While the observation of this collision provides scientists clues on how heavy elements like gold and platinum are produced in our cosmos, and advances understanding of the universe in myriad other ways, the discovery of several Earth-sized planets orbiting stars outside our solar system has whetted the thirst for finding signs of life in worlds other than our home planet.

This year NASA discovered few earth like planets. Wikimedia Commons
This year NASA discovered few earth like planets. Wikimedia Commons

In February, NASA’s Spitzer Space Telescope revealed the first known system of seven Earth-sized planets around a single star — the TRAPPIST-1 star — an ultra-cool dwarf located at about 40 light-years from Earth.

The researchers determined that three of these planets are firmly located in the habitable zone, the area around the parent star where a rocky planet is most likely to have liquid water.

The discovery set a new record for maximum number of habitable-zone planets found around a single star outside our solar system.

In yet another first for the year, scientists spotted an “interstellar object” entering our solar system.

The discovery was made on October 19 by the University of Hawaii’s Pan-STARRS 1 telescope during the course of its nightly search for near-Earth objects for NASA.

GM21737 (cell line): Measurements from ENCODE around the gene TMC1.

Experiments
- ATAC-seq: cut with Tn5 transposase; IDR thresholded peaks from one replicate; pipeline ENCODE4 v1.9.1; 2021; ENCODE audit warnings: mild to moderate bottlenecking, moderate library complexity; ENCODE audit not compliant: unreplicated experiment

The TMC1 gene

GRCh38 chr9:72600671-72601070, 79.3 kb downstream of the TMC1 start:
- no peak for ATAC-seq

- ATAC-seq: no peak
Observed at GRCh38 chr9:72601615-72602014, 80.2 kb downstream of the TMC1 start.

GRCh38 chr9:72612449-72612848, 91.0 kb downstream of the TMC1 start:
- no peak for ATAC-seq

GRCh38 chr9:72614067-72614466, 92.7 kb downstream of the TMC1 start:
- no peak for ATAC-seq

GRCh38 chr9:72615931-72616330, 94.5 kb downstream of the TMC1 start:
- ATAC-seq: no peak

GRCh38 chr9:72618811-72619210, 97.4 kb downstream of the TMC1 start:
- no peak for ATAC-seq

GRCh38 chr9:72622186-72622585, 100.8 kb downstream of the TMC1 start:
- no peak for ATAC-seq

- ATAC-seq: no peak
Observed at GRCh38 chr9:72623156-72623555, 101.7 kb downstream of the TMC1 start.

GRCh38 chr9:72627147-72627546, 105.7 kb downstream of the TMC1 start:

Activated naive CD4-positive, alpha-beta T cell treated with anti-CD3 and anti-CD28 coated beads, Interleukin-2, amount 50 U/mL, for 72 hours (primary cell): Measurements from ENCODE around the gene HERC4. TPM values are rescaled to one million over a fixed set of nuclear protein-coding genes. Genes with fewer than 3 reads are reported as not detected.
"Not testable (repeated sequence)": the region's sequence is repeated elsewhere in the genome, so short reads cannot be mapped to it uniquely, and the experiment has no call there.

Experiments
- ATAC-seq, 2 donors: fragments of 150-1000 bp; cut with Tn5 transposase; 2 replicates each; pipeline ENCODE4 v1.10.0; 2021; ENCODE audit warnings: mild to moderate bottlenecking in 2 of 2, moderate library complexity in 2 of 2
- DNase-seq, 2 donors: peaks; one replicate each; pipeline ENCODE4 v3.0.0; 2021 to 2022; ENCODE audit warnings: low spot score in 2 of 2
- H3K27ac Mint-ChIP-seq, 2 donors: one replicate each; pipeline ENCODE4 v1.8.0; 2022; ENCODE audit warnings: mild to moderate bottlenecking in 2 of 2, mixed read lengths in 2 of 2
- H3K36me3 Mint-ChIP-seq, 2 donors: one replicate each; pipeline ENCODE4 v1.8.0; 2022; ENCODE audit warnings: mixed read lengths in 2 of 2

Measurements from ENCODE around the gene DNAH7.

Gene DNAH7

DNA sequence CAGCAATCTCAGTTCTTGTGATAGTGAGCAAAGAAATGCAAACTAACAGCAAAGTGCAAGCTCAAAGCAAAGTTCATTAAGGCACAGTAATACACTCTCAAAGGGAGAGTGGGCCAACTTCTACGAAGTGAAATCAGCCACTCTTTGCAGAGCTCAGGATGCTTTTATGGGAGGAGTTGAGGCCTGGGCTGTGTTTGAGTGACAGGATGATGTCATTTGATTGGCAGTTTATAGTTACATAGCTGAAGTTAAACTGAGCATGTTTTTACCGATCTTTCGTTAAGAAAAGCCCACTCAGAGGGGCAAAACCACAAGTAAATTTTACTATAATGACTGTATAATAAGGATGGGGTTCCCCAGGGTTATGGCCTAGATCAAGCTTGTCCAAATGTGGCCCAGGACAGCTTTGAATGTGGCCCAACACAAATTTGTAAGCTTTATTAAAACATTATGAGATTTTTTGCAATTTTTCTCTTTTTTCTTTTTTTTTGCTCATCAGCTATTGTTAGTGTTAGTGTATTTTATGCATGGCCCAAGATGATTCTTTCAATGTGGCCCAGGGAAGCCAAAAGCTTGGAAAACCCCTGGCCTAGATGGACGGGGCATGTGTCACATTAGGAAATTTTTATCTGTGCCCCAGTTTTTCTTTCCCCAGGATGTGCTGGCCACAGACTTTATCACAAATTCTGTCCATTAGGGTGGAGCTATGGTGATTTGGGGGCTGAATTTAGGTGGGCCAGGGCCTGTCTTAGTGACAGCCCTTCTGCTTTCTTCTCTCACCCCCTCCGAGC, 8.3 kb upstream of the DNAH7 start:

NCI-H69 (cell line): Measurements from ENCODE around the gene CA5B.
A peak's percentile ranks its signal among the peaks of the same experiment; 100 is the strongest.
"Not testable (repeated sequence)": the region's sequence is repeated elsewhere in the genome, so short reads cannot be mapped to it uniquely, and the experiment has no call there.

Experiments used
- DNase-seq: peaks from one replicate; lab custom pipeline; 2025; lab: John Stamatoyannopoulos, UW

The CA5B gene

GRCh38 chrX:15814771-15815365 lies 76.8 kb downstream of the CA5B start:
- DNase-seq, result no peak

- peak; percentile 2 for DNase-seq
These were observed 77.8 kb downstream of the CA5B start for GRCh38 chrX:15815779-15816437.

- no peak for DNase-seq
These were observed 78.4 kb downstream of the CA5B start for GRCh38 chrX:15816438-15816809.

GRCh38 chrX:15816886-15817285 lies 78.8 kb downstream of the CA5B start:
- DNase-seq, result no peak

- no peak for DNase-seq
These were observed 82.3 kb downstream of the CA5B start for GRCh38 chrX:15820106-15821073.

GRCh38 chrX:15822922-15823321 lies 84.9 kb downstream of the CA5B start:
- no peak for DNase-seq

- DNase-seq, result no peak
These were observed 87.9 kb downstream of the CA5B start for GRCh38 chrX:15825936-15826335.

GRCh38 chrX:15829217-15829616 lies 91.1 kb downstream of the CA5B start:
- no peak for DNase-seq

The discovery, termed “historic” by the US space agency, revealed the interstellar interloper to be a rocky, cigar-shaped object with a ratio of length to width unlike any asteroid or comet observed in our solar system.

The team from the Pan-STARRS observatory has chosen the name “Oumuamua” for their discovery. Of Hawaiian origin, the name means a messenger from afar arriving first.

By exploring deep into space, scientists are looking for any signs of alien life. Wikimedia Commons
By exploring deep into space, scientists are looking for any signs of alien life. Wikimedia Commons

In 2017, NASA made progress in the preparations to send astronauts to Mars and it became clear that the agency would have to make plans for returning astronauts to the Moon in preparation for human missions to the Red Planet and other destinations of our solar system.